Fall Forward

October 08, 2021

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One and a half years into the pandemic and we still aren't out of it! Each time we get close and I think it is over, we have a set back. While I never expected this to last so long (which is kind of funny as who knows how long pandemics are supposed to last?) I am grateful for what I have learned. The number one thing I learned over the past 18 months:

Make your plans and hold them loosely


As I shared in my last blog "Jumping In? Look Before You Leap" it is important to consider a few things as we reenter parts of our lives from before the pandemic. It has been an interesting experience for me, as I decided if/when/how I will travel. If I am willing to meet with people who have chosen not to receive the Covid-19 vaccine. If I am ready to go to a college football game.

And in some cases the plans I have made have worked out fine. For example air travel (while not enjoyable with a mask on constantly) turned out to be OK. Still I adjusted by traveling at non-peak times. However, my first outdoor event - a concert at a football stadium, was highly uncomfortable. So I put on a mask and then decided this was my last one for awhile. And what was clear for these examples and many others? I didn't know until I tried. Until I jumped in. And then adjusted. Make educated plans and hold them loosely.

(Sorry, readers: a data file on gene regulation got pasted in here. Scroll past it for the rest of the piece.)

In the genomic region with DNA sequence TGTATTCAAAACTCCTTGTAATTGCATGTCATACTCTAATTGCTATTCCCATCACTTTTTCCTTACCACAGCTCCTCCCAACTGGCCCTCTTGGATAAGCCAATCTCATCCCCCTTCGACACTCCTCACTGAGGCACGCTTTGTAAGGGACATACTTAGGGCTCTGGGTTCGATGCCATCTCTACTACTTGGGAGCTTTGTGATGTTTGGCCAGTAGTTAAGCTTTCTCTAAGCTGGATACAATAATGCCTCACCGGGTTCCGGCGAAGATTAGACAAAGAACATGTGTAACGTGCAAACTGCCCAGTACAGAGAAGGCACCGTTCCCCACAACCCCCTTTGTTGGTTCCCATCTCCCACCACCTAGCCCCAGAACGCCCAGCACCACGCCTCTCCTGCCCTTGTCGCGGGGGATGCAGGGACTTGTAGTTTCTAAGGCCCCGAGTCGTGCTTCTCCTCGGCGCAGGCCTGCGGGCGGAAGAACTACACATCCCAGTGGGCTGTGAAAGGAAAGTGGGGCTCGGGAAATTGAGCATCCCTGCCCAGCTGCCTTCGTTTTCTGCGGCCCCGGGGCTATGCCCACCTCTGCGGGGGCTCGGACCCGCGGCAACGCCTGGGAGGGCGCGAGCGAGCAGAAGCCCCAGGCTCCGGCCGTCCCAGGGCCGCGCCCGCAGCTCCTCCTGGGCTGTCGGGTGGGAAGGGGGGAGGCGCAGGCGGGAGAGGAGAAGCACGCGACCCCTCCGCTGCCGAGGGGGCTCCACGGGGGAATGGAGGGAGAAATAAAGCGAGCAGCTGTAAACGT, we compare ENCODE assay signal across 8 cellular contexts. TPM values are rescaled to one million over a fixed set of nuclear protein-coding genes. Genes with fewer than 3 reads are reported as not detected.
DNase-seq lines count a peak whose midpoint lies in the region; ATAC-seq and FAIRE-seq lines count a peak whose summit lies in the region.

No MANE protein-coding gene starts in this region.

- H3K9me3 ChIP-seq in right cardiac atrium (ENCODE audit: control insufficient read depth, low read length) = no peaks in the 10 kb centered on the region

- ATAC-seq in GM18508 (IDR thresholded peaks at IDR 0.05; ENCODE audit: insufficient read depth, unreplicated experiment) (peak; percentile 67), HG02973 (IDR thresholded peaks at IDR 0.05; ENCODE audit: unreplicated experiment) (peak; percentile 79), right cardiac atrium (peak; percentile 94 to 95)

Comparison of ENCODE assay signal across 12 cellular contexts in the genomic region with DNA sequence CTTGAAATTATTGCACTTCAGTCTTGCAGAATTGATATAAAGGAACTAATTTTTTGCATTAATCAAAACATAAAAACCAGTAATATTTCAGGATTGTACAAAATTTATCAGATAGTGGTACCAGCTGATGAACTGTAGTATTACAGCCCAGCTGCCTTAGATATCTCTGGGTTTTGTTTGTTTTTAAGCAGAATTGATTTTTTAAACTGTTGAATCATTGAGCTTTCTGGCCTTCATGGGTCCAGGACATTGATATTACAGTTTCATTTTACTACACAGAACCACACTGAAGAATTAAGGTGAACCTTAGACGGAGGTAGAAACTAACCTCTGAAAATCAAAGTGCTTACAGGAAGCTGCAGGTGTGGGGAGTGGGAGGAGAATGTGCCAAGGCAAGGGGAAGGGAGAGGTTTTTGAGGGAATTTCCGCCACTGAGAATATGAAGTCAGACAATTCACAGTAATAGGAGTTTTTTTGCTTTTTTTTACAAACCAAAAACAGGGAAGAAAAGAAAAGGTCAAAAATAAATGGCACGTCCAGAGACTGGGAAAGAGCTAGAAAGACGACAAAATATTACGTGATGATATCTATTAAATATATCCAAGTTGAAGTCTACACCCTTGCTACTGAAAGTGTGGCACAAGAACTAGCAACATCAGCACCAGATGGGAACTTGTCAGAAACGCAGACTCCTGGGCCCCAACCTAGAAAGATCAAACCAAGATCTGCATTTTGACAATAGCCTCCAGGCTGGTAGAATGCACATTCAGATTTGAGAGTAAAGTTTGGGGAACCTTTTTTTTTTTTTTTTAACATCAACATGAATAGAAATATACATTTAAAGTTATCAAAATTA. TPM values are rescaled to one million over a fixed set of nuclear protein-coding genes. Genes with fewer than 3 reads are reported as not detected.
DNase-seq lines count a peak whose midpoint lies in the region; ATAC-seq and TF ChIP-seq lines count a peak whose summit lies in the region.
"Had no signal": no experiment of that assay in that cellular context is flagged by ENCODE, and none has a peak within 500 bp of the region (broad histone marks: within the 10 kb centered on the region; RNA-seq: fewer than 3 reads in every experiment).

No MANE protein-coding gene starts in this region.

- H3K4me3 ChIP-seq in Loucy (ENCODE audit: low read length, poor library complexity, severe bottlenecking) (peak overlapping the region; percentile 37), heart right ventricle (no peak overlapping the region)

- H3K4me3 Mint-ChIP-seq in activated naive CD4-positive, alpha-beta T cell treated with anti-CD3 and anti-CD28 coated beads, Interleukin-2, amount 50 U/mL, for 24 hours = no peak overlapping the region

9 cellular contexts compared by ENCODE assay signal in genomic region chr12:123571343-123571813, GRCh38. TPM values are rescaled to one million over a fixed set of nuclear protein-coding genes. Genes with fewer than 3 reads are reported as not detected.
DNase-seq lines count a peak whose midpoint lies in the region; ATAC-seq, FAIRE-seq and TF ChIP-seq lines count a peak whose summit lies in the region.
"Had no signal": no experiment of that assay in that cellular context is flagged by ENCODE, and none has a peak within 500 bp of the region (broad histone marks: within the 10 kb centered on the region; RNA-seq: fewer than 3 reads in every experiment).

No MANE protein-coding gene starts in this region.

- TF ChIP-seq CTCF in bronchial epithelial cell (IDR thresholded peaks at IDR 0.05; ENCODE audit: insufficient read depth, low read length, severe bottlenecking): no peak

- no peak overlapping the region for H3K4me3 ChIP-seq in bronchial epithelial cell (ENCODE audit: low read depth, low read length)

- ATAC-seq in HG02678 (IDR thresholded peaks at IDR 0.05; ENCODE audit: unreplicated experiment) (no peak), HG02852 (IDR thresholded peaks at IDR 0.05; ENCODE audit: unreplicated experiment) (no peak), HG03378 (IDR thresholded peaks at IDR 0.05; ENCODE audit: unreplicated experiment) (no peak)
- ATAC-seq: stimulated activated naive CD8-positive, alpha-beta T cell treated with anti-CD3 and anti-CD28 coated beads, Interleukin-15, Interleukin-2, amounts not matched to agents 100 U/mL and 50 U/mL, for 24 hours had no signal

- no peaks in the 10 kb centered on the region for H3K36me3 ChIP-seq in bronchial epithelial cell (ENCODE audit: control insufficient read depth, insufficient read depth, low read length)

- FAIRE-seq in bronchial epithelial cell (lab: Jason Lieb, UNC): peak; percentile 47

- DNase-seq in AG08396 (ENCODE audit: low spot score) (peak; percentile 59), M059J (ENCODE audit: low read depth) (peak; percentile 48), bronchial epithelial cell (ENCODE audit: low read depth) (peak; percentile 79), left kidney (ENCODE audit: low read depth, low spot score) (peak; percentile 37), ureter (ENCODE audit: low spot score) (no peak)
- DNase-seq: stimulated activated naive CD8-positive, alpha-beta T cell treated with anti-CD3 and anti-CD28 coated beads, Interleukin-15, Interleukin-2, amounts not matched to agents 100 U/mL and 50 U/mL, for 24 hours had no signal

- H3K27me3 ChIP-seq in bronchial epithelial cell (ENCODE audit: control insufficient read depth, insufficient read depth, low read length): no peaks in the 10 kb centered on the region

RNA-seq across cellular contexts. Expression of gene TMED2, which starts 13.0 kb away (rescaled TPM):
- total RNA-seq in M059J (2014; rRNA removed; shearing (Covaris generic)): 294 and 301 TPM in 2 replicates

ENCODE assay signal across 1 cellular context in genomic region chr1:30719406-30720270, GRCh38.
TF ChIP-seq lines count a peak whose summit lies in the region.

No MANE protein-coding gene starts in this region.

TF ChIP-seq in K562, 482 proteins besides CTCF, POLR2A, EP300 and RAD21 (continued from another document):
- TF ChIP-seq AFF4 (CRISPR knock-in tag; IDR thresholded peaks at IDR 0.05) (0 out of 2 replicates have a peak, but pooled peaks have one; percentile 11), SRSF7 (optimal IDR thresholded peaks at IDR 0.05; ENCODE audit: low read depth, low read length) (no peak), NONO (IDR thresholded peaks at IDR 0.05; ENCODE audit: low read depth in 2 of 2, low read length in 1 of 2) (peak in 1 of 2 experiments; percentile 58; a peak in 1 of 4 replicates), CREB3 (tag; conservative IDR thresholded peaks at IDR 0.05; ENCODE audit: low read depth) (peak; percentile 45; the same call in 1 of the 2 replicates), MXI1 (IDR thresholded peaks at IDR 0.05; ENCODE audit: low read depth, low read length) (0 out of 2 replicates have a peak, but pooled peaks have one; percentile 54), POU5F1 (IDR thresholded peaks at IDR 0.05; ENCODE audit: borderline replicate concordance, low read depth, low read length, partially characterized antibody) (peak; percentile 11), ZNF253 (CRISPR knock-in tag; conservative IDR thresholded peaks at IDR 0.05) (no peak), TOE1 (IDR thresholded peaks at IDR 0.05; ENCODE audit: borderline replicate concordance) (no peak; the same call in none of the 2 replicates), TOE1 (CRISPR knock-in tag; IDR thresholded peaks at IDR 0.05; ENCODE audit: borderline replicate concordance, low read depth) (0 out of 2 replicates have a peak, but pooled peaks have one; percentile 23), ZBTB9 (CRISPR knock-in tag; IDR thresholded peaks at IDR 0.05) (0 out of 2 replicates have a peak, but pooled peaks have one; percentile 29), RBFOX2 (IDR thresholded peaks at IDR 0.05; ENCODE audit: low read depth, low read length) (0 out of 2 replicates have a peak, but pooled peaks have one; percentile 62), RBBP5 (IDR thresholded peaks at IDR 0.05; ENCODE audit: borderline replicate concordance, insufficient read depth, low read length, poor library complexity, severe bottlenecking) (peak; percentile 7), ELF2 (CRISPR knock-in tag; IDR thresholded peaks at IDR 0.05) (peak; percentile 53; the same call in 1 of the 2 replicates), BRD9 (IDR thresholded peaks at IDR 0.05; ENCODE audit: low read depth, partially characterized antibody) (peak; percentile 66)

This has been true for my recent workshops as well. They were scheduled to be in person over the summer. The June in-person workshop went well. All participants either wore a mask or were vaccinated or both. And sat six feet apart. While the other workshops were changed from in-person to virtual given company policy adjustments of my client. Make external plans and hold them loosely.

This was also true for the greatest gymnast of all time, who made plans to compete in the July 2021 Olympics but then realized for very good reasons, she needed to opt out (Simone Biles Olympics 2021). What incredible strength and courage.

Make internal plans and hold them loosely.

This learning may not seem revolutionary for you. For me it has been freeing. It allows me to still be responsible for my life, but flexible when the plan needs to change, regardless if the change is driven internally or externally. It also allows me to be more present, focusing on today and what is true for today. And leaving tomorrow to, well, tomorrow.

As we get ready for daylight savings time to end and "fall back," I am also ready to fall forward. And as I Fall forward to what is next, I gladly take with me a major learning from the pandemic: Make my plans and hold them loosely.

I would love to know what is one of yours!

Kate Johnson
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